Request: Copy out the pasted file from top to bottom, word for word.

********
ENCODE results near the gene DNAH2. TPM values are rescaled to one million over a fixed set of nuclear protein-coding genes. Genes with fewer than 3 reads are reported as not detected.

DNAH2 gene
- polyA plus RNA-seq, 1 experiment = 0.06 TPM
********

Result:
ENCODE results near the gene DNAH2. TPM values are rescaled to one million over a fixed set of nuclear protein-coding genes. Genes with fewer than 3 reads are reported as not detected.

DNAH2 gene
- polyA plus RNA-seq, 1 experiment = 0.06 TPM